Tracing It Home: A Chinese Journey

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In the tradition of Wild Swans and Life and Death Shanghai, Lynn Pan's Tracing It Home weaves a captivating tale of a family caught up in the turmoil of twentieth-century China. Set in motion by the death of the author's mother, the narrative chronicles the unraveling of an intricate puzzle of familial relationships spanning three generations and two continents. Here is Shanghai in the forties and fifties - a universe of drug addiction, anarchy, suffering wives, and concubines - a way of life on the brink of ...
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NY 1993 Hard cover First edition. 1st New in new dust jacket. Gift Quality. Brand New. Fast Arrival. Packaged in Bubble wrap. Confirmed delivery with tracking. Sewn binding. ... Paper over boards. 229 p. Audience: General/trade. Gift Quality. Brand New. Fast Arrival. Packaged in Bubble wrap. Confirmed delivery with tracking. Read more Show Less

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1993-09-01 Hardcover New in Like New jacket Mint condition hardcover book in its also brand new condition decorative dustjacket. Enjoy being the first to read this book! ... MendoPower Employment Services will immediately and carefully pack this book in high-quality bubble lined, envelopes. Then we send you a confirmation e-mail. We appreciate your business and welcome any questions. Read more Show Less

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Overview

In the tradition of Wild Swans and Life and Death Shanghai, Lynn Pan's Tracing It Home weaves a captivating tale of a family caught up in the turmoil of twentieth-century China. Set in motion by the death of the author's mother, the narrative chronicles the unraveling of an intricate puzzle of familial relationships spanning three generations and two continents. Here is Shanghai in the forties and fifties - a universe of drug addiction, anarchy, suffering wives, and concubines - a way of life on the brink of collapse. From this world emerges a parade of unforgettable individuals: the grandfather, a flawed but brilliant tycoon, and his two mistresses, Pearl and Jade Peach; the mother and grandmother, who refuse to waive their claims to love and fidelity; and Hanze, the devoted family retainer who paid for his loyalty with twenty-four years in labor camps. Pan follows these lives through the years of Japanese occupation, revolution, and exile, and shows how the larger wave of history takes its toll on the hearts and minds of ordinary people. With the intimacy of a novel and the pace of a mystery, Tracing It Home is a profoundly moving portrait of China in this century.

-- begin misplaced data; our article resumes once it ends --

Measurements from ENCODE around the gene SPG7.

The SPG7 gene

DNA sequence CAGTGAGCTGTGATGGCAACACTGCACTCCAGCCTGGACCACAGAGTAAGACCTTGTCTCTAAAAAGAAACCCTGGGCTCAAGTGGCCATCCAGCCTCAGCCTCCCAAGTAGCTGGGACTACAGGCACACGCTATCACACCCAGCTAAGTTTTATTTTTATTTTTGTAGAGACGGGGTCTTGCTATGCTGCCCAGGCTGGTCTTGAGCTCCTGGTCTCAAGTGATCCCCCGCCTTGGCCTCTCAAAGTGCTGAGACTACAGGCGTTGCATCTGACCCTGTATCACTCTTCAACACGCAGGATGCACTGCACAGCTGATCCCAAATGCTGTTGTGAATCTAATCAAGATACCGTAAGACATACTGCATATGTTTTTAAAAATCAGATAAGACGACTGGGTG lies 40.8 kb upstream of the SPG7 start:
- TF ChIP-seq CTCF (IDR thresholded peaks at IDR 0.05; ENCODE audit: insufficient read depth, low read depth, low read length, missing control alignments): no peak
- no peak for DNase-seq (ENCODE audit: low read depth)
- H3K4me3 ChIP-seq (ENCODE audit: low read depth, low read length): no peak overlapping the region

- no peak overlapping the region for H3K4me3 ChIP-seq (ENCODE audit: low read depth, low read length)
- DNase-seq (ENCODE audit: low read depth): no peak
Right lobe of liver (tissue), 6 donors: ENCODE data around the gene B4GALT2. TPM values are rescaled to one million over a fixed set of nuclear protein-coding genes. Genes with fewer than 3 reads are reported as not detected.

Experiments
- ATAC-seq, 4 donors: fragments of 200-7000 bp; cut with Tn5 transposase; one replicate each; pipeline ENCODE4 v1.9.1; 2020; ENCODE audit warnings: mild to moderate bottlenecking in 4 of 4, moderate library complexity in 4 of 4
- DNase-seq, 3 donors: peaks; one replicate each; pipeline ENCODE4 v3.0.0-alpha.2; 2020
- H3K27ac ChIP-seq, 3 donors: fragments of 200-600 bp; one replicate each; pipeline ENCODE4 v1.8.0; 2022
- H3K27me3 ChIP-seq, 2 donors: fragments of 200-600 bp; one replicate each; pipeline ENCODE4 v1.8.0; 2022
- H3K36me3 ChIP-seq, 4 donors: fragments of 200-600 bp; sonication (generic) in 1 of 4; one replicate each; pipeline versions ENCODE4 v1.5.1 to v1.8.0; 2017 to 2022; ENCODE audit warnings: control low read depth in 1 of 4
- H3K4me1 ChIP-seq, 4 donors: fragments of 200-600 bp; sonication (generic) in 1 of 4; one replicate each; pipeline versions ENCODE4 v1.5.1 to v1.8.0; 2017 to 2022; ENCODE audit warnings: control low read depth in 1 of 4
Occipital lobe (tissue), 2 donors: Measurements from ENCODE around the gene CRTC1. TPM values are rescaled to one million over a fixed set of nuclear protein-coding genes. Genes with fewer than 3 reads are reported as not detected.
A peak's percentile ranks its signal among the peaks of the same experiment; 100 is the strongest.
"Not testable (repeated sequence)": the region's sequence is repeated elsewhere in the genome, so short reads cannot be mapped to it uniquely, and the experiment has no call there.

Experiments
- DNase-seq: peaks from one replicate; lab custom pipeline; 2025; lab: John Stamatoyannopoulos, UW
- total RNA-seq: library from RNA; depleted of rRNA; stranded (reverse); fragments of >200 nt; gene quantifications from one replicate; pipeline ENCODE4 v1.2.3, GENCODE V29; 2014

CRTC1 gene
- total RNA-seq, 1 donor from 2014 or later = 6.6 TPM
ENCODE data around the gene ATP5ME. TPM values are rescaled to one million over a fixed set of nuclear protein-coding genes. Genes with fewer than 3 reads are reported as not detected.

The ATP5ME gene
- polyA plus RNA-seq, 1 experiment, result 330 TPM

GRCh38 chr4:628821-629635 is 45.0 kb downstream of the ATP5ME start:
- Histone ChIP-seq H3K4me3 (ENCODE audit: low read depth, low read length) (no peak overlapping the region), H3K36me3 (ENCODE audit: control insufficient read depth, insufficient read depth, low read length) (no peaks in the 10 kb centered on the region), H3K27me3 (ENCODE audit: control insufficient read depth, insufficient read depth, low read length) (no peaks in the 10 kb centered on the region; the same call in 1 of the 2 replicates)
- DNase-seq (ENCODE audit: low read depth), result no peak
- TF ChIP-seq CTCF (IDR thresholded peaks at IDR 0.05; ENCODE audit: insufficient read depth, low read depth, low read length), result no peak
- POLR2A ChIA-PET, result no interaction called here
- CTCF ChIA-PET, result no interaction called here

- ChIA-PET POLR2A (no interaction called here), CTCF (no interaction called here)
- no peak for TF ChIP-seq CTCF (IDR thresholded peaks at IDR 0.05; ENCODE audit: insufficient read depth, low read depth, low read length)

This searing, lyrical evocation of personal fate and history by an acclaimed Anglo-Chinese writer has the intimacy of a novel and the pace of a mystery. In lucid, nuanced yet hard-edged prose, Lynn Pan uses the true story of her grandfather's heirs to paint a wrenching portrait of contemporary China.

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Editorial Reviews

Library Journal
In piecing together her family's history, Pan (author of five other books on China) provides here much-needed knowledge about Chinese social conditions between 1930 and 1980. She describes prerevolutionary Shanghai as a city in which people had the ``freedom to press pleasure to excess.'' Her grandmother committed suicide to escape the misery caused by the knowledge of her husband's infidelity; her grandfather and paternal aunt eventually were destroyed by their opium addiction. With the dawning of the Communist era, every attempt was made to squeeze out potential dissent with mass executions and imprisonment. While Pan points out that her version of conditions in China is a mixture of probable truths, mostly from a family retainer who was imprisoned by the Communists for 24 years, and distorted family memories, two important themes emerge. First, Chinese people define the past as part of their present and, second, ``fate'' is a significant force even for the most rational and adaptable of individuals. Highly recommended.-- Peggy Spitzer Christoff, Oak Park, Ill.